An Atlanta woman has died following the deadly volcanic eruption on White Island, New Zealand.
Nearly two weeks after the terrifying ordeal, Mayuri “Mary” Singh died at a New Zealand hospital on Sunday morning, family friend Roger Da Silva confirmed to WXIA.
Da Silva said Mary had been receiving treatment and skin grafts for her burns, which covered 70 percent of her body, but that she suffered complications with the procedures.
“It’s tough,” he told the outlet. “Today, I got the bad news that she passed away this morning.”
Da Silva explained that Mary’s husband Pratap “Paul” Singh is currently in the hospital, recovering from surgeries and skin-graf treatments to help the burns that cover 40 percent of his body.
Despite the terrible circumstances, Da Silva said he was confident Paul, a local businessman, will recover — though he will always be heartbroken over the loss of his wife.
“Forty percent of your body is a lot but Paul has a strong heart. He’s gonna make it through this,” he said. “He donated to so many charities… he came to this country with a nickel and dime.”
“I just hope that he comes out and he’s okay — he’s never gonna be okay, I know he’s never gonna be okay,” he continued, adding that Mary and Paul were “beautiful, incredible people.”
One day after Mary’s death, the New Zealand Police announced that the official death toll from the White Island eruption had risen to 17 people. Of those victims, police said 16 died in New Zealand, while one died in Australia.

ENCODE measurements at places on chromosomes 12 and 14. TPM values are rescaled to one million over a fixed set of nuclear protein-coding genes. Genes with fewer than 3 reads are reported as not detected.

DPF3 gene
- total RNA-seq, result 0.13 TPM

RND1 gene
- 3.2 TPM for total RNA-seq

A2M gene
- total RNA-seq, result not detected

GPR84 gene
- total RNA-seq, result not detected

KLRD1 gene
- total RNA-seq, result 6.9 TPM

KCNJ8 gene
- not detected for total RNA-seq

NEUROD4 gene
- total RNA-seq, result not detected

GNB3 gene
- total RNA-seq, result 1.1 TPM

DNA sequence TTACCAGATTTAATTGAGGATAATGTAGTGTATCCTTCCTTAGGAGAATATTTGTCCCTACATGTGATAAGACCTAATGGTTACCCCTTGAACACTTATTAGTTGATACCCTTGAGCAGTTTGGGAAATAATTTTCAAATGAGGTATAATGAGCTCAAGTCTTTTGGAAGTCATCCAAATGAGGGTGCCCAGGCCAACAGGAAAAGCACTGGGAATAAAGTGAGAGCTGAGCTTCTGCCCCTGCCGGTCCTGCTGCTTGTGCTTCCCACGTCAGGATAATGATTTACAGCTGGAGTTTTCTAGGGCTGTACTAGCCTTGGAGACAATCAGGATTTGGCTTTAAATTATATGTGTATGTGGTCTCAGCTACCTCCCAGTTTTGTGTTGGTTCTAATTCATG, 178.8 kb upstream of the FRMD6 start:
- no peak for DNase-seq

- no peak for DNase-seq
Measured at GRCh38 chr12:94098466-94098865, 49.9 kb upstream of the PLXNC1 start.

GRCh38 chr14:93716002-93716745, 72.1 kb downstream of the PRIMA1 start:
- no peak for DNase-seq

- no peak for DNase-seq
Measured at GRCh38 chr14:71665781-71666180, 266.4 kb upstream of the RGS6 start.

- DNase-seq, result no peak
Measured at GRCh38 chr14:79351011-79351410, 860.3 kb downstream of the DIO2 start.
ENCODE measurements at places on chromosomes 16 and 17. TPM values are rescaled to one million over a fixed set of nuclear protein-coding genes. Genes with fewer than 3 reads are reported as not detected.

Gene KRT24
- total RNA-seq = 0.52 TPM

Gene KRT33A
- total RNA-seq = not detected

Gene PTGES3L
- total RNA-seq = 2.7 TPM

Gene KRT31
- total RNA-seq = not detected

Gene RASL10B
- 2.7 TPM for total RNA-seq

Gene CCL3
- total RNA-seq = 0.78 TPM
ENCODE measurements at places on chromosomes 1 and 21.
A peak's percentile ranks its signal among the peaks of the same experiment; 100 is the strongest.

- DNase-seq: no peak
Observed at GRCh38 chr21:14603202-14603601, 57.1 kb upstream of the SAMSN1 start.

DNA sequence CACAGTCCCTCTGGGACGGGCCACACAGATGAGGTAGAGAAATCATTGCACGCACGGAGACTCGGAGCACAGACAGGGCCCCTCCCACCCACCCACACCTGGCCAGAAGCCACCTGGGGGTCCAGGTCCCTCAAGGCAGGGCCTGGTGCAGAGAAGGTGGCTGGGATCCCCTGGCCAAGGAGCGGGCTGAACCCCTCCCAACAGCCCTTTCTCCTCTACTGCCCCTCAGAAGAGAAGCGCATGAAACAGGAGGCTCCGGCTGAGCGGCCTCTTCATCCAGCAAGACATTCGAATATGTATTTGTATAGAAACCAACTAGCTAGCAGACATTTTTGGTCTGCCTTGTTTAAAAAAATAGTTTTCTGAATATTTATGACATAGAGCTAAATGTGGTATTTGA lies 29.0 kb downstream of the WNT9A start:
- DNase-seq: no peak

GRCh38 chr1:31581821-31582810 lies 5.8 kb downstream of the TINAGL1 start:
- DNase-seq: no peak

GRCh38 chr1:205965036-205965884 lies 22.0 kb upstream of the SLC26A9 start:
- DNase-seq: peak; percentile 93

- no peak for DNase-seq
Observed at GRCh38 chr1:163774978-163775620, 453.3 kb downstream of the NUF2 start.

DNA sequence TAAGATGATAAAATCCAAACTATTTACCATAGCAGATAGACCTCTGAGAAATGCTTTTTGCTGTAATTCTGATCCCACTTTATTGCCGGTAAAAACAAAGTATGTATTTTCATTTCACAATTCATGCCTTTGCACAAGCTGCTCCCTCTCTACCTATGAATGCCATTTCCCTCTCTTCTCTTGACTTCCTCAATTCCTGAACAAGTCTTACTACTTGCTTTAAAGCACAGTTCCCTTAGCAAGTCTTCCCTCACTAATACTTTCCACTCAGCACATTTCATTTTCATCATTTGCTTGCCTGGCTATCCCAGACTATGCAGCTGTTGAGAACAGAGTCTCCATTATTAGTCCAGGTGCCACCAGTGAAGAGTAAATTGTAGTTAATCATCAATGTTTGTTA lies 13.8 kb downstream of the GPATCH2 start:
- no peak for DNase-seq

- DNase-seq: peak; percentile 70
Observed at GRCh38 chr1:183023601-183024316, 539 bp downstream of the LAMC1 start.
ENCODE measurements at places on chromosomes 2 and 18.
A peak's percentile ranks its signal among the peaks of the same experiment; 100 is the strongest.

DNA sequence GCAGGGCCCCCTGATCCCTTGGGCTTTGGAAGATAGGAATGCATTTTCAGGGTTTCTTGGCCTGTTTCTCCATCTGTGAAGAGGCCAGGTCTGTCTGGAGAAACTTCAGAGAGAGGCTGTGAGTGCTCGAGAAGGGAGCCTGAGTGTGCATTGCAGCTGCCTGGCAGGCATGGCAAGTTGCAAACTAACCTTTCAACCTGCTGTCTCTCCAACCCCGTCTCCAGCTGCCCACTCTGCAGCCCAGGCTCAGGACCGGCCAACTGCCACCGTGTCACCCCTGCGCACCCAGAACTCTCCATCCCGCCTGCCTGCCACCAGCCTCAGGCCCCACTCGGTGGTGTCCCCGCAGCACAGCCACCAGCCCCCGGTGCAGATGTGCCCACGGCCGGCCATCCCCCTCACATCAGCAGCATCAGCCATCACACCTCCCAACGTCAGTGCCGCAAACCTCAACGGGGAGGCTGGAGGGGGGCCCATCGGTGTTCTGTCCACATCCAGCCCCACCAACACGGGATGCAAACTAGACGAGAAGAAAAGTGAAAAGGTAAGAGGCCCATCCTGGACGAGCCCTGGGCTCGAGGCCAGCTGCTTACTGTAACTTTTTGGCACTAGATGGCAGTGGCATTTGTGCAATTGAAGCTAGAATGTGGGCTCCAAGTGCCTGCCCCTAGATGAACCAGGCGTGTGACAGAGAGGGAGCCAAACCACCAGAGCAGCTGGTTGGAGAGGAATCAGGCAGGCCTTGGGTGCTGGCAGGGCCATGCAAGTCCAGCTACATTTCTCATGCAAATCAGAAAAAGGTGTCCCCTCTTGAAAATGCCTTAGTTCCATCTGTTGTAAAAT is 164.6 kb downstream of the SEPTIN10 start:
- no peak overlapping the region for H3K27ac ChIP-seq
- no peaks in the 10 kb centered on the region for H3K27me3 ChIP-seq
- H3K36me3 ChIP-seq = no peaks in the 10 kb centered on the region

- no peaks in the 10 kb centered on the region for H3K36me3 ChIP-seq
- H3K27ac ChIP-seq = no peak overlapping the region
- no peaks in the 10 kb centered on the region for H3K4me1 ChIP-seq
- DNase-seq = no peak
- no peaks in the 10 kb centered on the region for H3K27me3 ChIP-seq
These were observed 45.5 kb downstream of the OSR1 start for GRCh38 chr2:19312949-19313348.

Bay of Plenty District commander, superintendent Andy McGregor said that the coastguard and police had conducted an “extensive aerial search for further victims” over the weekend but that “no further items of significance were located” on the island.
“Today, Police will review the search area to date and make a decision on further search activity,” McGregor wrote in a press release.
The news comes as search crews were looking for the bodies of two missing victims — 17-year-old Australian Winona Langford and 40-year-old New Zealander Hayden Marshall-Inman.
New Zealand Police said experts believe their bodies may have been washed out to sea following a significant storm on the island the night of the volcano’s eruption.
“There is no guarantee their bodies will be located and Police recognize the immense pain this must cause their families,” they wrote. “It’s important to be clear — we haven’t given up. Police resources including the Eagle helicopter and Deodar vessel will remain in Whakatane for several days. The effort will continue beyond that at the local level.”
The fatal blast occurred on Monday, Dec. 9, just after 2 p.m. while 47 travelers — who were from the United States, Australia, China, Germany, Malaysia, New Zealand, and the United Kingdom — were on the island, police said.
Thirty-eight of the tourists were traveling on Royal Caribbean’s cruise ship Ovation of the Seas, the New Zealand Herald reported.
As victims continue to receive treatment in intensive care and burn units across New Zealand, authorities are investigating whether it was safe to have tourism at the active volcano, but said it is was too early to tell whether there will be a criminal investigation surrounding safety rules on the island, the Herald reported.